Given the strong head winds nonprofit theaters are facing, there wouldn't seem to be reason for optimism. Robert Brustein, veteran drama critic and founding director of the Yale Repertory and American Repertory Theaters, held out the hope that "nothing ever stays the same in this country."
"If the NEA and private foundations can increase their subsidies, there may come a time when theaters will recover their adventurousness," Brustein elaborated via email. "But fame as much as money is the spur that drives contemporary theater artists off their true path. And until we start respecting those playwrights, directors, actors, and designers who have chosen the relative obscurity and lower income of the nonprofit world in exchange for artistic freedom and institutional satisfaction, Red State self-interest will triumph over Blue State collectiveness, leaving a once great movement in the same sterile populist void that created it in the first place."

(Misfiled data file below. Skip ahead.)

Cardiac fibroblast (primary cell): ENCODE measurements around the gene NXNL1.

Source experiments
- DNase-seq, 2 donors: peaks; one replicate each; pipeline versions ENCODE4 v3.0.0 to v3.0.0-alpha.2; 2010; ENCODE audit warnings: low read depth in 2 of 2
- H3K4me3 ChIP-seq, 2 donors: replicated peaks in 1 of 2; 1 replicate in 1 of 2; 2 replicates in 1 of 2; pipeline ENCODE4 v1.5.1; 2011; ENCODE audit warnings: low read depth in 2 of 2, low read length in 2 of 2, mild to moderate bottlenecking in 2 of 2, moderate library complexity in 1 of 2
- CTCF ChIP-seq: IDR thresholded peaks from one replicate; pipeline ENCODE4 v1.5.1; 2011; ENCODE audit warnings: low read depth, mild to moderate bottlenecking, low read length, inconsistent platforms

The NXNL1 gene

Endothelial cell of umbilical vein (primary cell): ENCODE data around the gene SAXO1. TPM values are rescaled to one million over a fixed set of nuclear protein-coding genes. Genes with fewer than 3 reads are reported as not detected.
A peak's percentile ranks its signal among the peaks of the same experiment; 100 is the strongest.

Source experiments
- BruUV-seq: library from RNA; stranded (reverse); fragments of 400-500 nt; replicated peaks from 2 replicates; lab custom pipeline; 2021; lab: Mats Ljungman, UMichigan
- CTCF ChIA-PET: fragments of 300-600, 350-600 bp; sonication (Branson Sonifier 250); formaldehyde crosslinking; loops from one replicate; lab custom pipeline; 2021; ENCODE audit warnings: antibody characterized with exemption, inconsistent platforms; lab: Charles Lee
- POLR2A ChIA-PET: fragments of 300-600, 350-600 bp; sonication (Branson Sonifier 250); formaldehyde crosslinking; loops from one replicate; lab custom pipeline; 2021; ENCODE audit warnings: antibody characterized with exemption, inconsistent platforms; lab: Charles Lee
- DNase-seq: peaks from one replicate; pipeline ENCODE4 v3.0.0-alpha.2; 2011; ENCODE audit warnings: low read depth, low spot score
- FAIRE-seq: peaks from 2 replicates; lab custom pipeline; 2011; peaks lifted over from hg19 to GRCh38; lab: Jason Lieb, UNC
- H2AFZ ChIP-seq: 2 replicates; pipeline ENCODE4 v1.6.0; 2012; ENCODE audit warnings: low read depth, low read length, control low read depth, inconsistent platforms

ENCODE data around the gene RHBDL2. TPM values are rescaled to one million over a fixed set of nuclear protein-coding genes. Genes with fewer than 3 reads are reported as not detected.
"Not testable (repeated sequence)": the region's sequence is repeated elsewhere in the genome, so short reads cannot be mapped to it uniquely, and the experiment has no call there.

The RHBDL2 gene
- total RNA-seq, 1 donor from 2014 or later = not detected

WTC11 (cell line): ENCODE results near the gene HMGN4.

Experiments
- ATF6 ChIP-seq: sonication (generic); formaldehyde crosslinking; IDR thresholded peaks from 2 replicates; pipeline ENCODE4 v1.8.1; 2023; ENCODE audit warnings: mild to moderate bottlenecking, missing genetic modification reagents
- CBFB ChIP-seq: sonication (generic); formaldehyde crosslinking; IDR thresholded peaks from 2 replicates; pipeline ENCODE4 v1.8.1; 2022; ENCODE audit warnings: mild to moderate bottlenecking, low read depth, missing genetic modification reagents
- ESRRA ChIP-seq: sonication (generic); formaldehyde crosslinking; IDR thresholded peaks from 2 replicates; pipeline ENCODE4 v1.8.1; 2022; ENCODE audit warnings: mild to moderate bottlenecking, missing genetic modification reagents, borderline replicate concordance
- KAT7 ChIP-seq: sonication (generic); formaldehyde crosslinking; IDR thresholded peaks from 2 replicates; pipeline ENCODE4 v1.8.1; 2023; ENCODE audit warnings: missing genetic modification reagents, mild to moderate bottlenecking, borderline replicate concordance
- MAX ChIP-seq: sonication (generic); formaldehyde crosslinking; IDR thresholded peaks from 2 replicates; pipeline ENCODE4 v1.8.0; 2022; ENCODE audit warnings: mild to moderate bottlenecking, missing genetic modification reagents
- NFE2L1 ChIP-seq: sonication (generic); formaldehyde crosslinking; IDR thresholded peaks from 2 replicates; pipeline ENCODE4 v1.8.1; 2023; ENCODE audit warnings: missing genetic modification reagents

All the more reason Southern California can desperately use a few heroes — or at the very least, a few principled troublemakers unafraid of bucking the commercialized status quo.